Event Store Cloud passes ISO 27001 audit & SOC 2 Type 2 assessment

Andrés Méndez Barco  |  16 March 2023

Last year we announced that the Event Store team passed the ISO 27001 audit and SOC 2 Type 1 assessment for our Cloud offering. These are reviewed annually by our external auditors, A-LIGN. So beginning December 2022 we commenced the annual audit.

We won’t make you suffer until the end of the post to know the result: We passed the audits successfully again!

The difference this year has been that for SOC 2 we went for a Type 2.

What’s the difference between SOC Type 1 and 2?

The difference between Type 1 and 2 is the amount of the evidence that is collected during the assessment. For a Type 1, the auditors focus on what you have at that moment (policies, procedures, current evidence, etc.). For a Type 2, they ask for supporting evidence gathered during the length of time the company has been following their established framework (it can be 3, 6 or 12 months) .

As we had been operating our Information Security Management System (ISMS) for over a year, we were ready for the SOC 2 Type 2 for a 12 month range.

During this year, we have progressed in reducing our risks as a result of the implemented policies and procedures, which allows us to face new objectives for this year.

The auditing process

As we keep working in our ISMS, we continue to improve supporting activities such as our internal audit. 

Since the beginning, we decided to carry out our internal audits “internally”. As you are probably aware, ISO 27001 requires conducting both an internal audit and an external one.

Keeping it simple, the external audit is the one conducted by the certifying body, which is the one that must be independent and accredited for ISO 27001. This time, we used A-LIGN - a certifying body who could conduct both audits (ISO 27001 and SOC 2) simultaneously. 

The internal audit can be carried out by a third-party consultancy, or by a suitable individual within the company who is independent and experienced in auditing.

For Event Store, both requirements were covered. As a certified ISO 27001 Lead Auditor, I have the experience to audit areas in which I am not directly involved. Our Head of People Ops, Helen Fullerton, audited the areas I am involved in.

Here’s what Helen had to say about the process:

“When Andrés first asked if I would audit the auditor my initial reaction was that it wasn’t my skill set!  But give me something new to review and I love rolling my sleeves up and delving in.  Auditing an experienced Auditor like Andrés was a bit daunting but I know the processes and the policies so the review was really interesting.  I uncovered a few improvement required areas but what was good to see is that the team were all adhering to the ISMS and no non conformities were found.  Andrés was very encouraging with his feedback on my findings and now I can say that I do have that skill set and am a junior auditor in the making!”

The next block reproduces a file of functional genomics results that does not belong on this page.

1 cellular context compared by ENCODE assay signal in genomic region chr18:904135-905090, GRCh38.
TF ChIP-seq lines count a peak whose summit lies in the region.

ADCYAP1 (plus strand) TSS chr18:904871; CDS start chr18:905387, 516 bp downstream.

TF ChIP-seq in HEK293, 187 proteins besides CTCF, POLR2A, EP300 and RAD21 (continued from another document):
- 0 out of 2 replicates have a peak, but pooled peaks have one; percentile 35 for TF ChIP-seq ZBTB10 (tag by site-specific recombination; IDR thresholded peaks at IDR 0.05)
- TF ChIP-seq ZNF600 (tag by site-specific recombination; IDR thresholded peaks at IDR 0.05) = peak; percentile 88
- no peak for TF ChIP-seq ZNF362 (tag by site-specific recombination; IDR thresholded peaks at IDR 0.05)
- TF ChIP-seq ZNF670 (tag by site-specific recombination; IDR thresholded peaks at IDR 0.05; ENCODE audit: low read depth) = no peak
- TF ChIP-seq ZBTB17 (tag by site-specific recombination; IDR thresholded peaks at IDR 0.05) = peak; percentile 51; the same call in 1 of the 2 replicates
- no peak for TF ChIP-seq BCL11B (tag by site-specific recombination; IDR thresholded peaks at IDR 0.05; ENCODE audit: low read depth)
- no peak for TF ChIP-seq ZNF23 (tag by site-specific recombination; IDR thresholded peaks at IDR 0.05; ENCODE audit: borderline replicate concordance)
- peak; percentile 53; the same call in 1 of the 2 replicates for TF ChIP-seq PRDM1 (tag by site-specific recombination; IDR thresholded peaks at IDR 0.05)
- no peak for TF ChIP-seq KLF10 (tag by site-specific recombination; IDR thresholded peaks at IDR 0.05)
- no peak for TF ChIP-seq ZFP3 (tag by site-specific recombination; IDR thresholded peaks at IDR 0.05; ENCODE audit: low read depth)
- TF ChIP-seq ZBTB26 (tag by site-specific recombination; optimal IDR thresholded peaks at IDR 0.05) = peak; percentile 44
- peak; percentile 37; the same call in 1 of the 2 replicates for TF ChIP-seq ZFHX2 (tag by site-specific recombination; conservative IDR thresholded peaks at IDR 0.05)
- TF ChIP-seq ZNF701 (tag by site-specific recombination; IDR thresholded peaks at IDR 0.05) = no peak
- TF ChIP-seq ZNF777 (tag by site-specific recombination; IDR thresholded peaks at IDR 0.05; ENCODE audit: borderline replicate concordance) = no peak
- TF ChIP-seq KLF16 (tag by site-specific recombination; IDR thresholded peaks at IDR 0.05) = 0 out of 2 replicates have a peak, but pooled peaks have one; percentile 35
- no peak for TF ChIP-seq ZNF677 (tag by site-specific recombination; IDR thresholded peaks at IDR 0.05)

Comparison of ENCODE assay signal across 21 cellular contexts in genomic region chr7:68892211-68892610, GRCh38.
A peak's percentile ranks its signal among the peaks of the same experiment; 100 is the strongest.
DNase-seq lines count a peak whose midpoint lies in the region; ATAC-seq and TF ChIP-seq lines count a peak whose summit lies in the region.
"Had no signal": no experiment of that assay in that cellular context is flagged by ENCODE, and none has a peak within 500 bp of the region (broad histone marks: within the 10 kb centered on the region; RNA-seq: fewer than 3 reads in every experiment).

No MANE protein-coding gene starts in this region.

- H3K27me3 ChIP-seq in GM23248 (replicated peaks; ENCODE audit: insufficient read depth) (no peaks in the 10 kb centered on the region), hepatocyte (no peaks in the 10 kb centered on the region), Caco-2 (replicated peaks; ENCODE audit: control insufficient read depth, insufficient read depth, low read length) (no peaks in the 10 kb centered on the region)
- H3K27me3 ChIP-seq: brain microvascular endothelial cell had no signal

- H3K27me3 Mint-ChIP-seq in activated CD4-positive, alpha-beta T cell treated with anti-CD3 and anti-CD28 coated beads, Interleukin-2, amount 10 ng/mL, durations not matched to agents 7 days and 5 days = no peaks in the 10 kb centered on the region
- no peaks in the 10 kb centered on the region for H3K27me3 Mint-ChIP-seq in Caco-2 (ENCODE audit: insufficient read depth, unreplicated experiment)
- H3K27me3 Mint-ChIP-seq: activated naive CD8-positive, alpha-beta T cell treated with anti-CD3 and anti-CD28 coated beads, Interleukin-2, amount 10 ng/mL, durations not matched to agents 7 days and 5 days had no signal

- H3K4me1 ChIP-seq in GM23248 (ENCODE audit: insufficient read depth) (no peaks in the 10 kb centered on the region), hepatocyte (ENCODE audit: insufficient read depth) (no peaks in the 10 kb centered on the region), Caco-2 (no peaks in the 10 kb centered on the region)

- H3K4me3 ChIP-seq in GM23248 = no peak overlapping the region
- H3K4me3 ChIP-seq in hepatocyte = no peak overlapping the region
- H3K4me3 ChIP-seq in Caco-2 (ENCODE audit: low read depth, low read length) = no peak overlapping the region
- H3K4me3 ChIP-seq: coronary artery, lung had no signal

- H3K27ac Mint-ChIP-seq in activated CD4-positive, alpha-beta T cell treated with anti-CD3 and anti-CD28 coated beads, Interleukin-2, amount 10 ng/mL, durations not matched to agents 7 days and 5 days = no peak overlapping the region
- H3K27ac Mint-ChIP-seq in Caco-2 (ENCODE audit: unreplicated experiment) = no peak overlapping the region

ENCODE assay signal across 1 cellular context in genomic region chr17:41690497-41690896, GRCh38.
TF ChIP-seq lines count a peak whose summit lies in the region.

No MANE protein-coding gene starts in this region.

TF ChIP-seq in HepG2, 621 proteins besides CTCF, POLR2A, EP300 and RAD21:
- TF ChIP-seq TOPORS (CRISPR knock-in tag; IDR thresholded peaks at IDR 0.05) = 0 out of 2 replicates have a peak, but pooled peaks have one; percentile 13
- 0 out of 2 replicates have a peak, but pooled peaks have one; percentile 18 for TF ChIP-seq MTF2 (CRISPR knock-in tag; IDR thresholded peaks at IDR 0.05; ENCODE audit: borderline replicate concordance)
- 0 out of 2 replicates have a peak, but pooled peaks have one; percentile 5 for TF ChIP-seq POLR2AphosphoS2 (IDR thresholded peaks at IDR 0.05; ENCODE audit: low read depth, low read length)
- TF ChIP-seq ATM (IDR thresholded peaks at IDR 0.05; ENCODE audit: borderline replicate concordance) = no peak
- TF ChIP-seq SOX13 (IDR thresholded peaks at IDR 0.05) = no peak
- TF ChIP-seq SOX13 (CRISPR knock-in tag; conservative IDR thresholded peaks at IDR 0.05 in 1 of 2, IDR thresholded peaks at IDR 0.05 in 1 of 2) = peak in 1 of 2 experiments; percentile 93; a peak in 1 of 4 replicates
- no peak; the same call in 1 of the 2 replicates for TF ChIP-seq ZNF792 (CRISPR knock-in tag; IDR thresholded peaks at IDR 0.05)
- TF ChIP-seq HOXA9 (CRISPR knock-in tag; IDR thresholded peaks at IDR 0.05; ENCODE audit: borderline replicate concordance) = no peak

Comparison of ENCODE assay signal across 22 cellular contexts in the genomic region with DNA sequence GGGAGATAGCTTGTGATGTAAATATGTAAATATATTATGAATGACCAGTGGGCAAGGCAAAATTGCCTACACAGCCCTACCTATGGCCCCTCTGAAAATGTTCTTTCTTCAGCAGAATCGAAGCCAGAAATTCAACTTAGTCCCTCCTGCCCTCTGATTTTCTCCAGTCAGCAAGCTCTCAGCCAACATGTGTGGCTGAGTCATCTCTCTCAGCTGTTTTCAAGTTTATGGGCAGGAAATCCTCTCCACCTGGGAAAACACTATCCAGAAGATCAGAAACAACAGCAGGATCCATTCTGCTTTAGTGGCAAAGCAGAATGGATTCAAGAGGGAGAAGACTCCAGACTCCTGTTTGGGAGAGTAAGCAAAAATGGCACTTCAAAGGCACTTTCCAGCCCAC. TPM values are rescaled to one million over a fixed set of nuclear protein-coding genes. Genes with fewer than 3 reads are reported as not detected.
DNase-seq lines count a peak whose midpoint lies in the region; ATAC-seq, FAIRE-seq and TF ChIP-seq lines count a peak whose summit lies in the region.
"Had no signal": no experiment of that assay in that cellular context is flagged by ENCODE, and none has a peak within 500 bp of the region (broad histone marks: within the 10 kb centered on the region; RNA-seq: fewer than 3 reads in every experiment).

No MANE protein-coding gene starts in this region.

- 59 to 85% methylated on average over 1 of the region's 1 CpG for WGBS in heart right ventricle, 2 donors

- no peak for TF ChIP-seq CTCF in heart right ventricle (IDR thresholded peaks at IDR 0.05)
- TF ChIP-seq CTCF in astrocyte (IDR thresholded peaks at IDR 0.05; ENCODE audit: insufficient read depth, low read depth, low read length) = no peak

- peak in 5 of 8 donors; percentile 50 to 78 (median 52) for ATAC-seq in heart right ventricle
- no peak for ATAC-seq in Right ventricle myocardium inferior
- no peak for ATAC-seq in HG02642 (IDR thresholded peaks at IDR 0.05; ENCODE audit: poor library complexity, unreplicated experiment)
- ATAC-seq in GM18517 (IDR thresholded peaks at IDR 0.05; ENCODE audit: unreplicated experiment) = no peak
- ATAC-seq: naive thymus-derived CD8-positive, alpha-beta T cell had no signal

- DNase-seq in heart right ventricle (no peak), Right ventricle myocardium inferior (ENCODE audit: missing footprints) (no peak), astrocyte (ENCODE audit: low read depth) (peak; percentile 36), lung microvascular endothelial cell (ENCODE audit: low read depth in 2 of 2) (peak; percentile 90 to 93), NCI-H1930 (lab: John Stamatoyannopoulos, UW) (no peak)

The renewal of our certification is thanks to the efforts of our team, who have been following the policies, attending training, proposing improvements, and challenging the system with new needs all year. 

Is the certification worth it?

It's important when getting your certification to align your day-by-day activities to the ISMS, to manage the efforts required during the auditing process. This also means that when you assign a user the right permissions, enable their data backup, or when you disable their account during an offboarding, you’re not only securing the organization’s data, but also following the best practices and complying with the certification requirements.

There are additional requirements for your organization when getting certified that will take time, such as performing the already mentioned internal and external audit, enforcing annual training on cybersecurity, having internal meetings to review our cybersecurity posture, updating the risk assessment, etc.

Therefore, you may be asked by leaders in your organization if the certification is worth it. In this instance, it's worth considering what your KPIs would be. 

Intangible KPIs might include the risk level, incident preparedness, etc. But it’s always better to provide a tangible response. For Event Store, an easy one is the number of hours that we spent previously answering cybersecurity due diligence from our customers. 

Having ISO 27001 and SOC 2 has facilitated our adoption by multiple customers, as their need to carry out a cybersecurity assessment for our offering has decreased. Only a few customers have asked for cybersecurity due diligence this year. 

This alone has saved time and more importantly, allowed us to offer additional value to our customers. We can therefore answer - “Yes, it was worth it!”.

Future plans

We are now working on HIPAA, for those customers who want to use our event-based database for their health records. This is progressing well.

But our cybersecurity preparedness does not end there, because we are also ready for those customers who have other security needs such as complying with the European Banking Authority (EBA) requirements.

The world evolves every day, and cybersecurity is no exception. This year we will begin reviewing the recent changes to ISO 27001:2022 and how they will affect us. We have 3 years to adapt to the new ISO, but will try to implement it sooner.

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Photo of Andrés Méndez Barco

Andrés Méndez Barco is Event Store's Chief Information Security Officer (CISO). He has been working in the cybersecurity arena for over 20 years in different positions and countries. CISA, CISM, CRISC, CISSP, CEH, GWAPT, GDSA.